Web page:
We like practical. We like predictable patterns.  We like known quantities.  Tangible things appeal to us.

Paul is admonishing the Galatians in the same way that John conveyed the words of Jesus to the church at Ephesus.

Repent and do the things that you did at first!
Remember the height from which you have fallen and repent.
Dance with the one who brung ya.  Okay, that’s a stretch, but not too much.

Our new found relationship with God began in the Spirit.  In some cases we have suffered through some trials because we have been faithful to following Jesus.  Led by the Spirit we have stayed the course of following Jesus.

Why now, would we want to trade all of that in for rules and regulations, statutes and signs in the flesh, for comfort and complacency?

Just when we finally start to live and live in the liberty of Christ Jesus, why would we want slavery?

In the 21st century it’s not because of people wanting us to follow the Law of Moses.  It is fear.  It is fear that God’s Spirit will urge us to do something that we have never done before.

Rules are easy.  If P, then Q.  A plus B = C.  Slope equals rise over run.

Rules are easy and we gravitate to them but they are not living.  They are existing with a master other than the Lord Jesus Christ.  They are too much like existing under the law.

Jesus came so we could live.  Paul makes his grammar and syntax case for one purpose—to show that everything has been leading us to Christ, including the law.

The law is not our master.  Christ alone is Lord and Master.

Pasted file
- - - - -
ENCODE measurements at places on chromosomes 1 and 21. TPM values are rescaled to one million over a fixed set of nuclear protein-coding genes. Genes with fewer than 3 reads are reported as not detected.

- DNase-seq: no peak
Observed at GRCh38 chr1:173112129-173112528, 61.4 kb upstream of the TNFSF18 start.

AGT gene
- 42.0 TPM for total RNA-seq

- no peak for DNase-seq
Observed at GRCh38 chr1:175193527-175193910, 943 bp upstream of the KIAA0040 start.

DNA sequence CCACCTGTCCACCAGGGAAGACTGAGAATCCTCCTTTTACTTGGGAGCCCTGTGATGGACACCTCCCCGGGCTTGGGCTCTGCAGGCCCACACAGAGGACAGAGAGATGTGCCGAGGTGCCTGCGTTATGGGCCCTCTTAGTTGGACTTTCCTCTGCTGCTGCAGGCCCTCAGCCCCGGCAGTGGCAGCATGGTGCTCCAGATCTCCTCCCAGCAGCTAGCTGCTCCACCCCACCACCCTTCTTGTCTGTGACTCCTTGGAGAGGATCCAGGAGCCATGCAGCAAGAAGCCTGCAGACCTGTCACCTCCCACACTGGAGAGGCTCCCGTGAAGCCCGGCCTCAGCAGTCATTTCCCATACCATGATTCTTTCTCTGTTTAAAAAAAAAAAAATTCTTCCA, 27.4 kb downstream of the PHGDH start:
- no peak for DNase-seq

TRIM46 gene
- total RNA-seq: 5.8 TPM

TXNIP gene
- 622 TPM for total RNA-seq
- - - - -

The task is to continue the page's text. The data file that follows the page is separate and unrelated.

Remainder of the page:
And in Christ we have freedom.  In Christ we are one.  We have freedom and unity in Christ.

Let’s not be foolish Galatians but wise Christians who value the liberty and honor the unity that we have in Christ Jesus.

We don’t contend with people trying to cram the Law of Moses in our lives.  We contend with our own nature that becomes a bit dogmatic and blinds us to the freedom that we should enjoy and employ in the name of Christ Jesus.

We are finally free to live as God wants us to live.  Let’s not retreat.  Let’s go forward in freedom and unity.


Monday, January 18, 2016

Crucified with Christ

In conjunction with chapter one, we discovered a little about Paul.  As we take on this second chapter, let’s learn something of the Galatians.

We know that Galatia was in Asia Minor, probably in present day Turkey.  The Galatians, however, were transplants.  They were Celts that had come to this part of the world mostly as mercenaries, perhaps 20,000 of them about three centuries before Paul wrote to them.

They occupied land and perhaps expanded their territory somewhat over the centuries.  When the Romans became the dominant power, the Galatians initially opposed them, but later decided there were benefits to supporting the empire.

These Celts—the same tribes that for a time dominated France and Britain—came to be called Gauls as they were mostly associated with what is now France, and hence the term Galatians.